“Ah yes. Though the last time I paid a visit to Lucifer, he pretended not to know me. What about you?”
“I know him only to speak to at parties. He’s quite busy these days. He has trouble fitting me into his schedule.”
“I can well imagine.” Pointedly ignoring the three men watching them in bewilderment, she added, “He has all those innocents to tempt and gamblers to ruin and drinkers to intoxicate. However would he find time to waste on a fellow like you, who comes to the aid of a lady so readily? You’re clearly not wicked enough to merit his interest.”
“You’d be surprised,” he said dryly. “Besides, Lucifer gains more pleasure in corrupting decent gentlemen than wicked ones.” And this had to be the strangest conversation he’d ever had with a debutante.
“Excellent point. Well then, next time you see him, give him my regards.” She cast a side glance at their companions. “He seems to have been overzealous in his activities of late.”
When the gentlemen looked offended, Clarissa said hastily, “Don’t be silly. The devil is only as busy as people allow him to be, and we shall not allow him to loiter around here, shall we, Warren?” She slid her hand into the crook of his elbow.
“No, indeed. That would be a sin.”
“And so are my poor manners,” Clarissa went on. She smiled at her friend. “I’ve forgotten to introduce the two of you. Miss Trevor, may I present my cousin, the Marquess of Knightford and rescuer of bracelets. Warren, this is my good friend, Miss Delia Trevor, the cleverest woman I know despite her gauche left hand.”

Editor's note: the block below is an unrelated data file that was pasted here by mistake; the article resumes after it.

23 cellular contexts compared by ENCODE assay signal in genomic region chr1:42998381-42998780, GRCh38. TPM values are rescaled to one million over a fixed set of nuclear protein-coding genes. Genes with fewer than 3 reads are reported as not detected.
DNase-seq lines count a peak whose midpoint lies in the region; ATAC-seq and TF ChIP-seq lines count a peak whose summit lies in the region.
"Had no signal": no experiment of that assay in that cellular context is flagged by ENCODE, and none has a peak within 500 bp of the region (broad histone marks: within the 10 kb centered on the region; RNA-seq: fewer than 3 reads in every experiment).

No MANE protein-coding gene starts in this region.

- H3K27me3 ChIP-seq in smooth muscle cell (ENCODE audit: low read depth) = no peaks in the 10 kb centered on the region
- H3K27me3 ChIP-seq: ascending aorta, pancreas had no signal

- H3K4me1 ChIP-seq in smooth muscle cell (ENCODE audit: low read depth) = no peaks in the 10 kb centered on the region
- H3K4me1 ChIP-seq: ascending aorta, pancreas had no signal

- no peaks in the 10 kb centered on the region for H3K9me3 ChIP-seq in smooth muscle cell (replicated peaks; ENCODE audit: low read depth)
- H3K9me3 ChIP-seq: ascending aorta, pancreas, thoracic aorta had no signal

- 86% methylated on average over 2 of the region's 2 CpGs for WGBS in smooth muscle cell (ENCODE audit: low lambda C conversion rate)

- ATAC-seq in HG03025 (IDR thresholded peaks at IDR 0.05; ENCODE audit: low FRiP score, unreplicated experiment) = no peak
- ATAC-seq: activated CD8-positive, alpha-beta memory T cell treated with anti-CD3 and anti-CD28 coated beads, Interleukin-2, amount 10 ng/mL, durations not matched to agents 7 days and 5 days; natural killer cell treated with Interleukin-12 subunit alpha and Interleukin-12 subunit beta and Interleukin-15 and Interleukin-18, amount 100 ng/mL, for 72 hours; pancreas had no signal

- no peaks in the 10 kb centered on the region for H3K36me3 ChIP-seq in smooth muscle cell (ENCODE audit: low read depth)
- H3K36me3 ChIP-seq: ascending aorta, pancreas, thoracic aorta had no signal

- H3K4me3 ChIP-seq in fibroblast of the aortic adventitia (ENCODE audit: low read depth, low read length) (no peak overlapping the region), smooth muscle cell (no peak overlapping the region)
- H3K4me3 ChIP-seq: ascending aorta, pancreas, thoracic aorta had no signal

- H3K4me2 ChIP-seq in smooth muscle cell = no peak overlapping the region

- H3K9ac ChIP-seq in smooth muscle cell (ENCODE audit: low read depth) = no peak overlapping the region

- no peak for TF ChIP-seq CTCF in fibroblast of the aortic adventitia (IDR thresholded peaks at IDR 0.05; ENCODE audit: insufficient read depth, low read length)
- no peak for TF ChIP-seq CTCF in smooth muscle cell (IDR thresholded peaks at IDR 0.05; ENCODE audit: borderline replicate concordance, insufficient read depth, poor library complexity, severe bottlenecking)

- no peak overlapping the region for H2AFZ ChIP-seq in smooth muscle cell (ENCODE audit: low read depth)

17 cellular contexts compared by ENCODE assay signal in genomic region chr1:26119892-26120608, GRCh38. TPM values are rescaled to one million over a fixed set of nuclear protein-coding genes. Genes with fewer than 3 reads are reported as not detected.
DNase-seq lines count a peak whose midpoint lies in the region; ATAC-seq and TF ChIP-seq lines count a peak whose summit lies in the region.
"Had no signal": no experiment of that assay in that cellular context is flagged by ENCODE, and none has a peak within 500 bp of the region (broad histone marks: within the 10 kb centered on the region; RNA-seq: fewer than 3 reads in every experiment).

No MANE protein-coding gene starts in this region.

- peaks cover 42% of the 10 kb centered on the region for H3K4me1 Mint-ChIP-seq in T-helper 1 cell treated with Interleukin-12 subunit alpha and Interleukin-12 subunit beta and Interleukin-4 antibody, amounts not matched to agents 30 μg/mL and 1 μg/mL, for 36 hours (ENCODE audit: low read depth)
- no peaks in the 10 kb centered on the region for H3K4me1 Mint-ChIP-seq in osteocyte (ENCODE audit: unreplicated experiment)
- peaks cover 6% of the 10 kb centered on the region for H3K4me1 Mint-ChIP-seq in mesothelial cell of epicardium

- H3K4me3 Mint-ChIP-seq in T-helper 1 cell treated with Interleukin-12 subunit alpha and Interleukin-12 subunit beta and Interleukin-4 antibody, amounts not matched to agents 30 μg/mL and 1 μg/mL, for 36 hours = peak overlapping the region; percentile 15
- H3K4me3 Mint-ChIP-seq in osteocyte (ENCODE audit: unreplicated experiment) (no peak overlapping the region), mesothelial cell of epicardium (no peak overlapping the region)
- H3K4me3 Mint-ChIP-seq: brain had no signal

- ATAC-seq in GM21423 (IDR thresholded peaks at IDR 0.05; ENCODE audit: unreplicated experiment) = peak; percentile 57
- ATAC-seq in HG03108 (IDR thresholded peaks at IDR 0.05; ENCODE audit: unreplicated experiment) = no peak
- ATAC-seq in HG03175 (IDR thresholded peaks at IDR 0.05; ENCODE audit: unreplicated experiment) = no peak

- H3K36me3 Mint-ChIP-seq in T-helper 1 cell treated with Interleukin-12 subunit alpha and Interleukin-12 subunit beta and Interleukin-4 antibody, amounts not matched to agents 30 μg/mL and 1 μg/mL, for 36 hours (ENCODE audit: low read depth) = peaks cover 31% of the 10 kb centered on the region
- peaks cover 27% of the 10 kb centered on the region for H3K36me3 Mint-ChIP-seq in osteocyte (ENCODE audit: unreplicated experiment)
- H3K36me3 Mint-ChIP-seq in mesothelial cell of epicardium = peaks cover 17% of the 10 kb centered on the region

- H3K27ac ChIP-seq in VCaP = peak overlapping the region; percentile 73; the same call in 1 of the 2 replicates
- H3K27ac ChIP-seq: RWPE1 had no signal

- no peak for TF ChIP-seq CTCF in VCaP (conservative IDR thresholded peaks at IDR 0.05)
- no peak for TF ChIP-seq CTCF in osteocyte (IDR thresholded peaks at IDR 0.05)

Cynically, he waited for Miss Trevor’s smile to brighten as she realized what a prime catch he was. So he was surprised when her smile faded to politeness instead. “It’s a pleasure to meet you, sir. Clarissa has told me much about you.”
He narrowed his gaze on her. “I’m sure she has. My cousin loves gossip.”
“No more than you love to provide fodder for it, from what I’ve heard.”
“I do enjoy giving rumormongers something to talk about.”
“No doubt they appreciate it. Otherwise they’d be limited to poking fun at spinsters, and then I would never get any rest.”
He snorted. “I’d hardly consider you a spinster, madam. My cousin tells me this is your first season.”
“And hopefully my last.” As the other fellows protested that, she said, “Now, now, gentlemen. You know I’m not the society sort.” She fixed Warren with a cool look. “I do better with less lofty companions. You, my lord, are far too worldly and sophisticated for me.”
“I somehow doubt that,” he said.
“I hear the dancing starting up,” Clarissa cut in as she released his arm. “Perhaps you two can puzzle it out if you stand up together for this set.”
He had to stifle his laugh. Clarissa wasn’t usually so clumsy in her social machinations. She must really like this chit. He was beginning to understand why. Miss Trevor was rather entertaining.
“Excellent idea.” He held out his hand to the young lady. “Shall we?”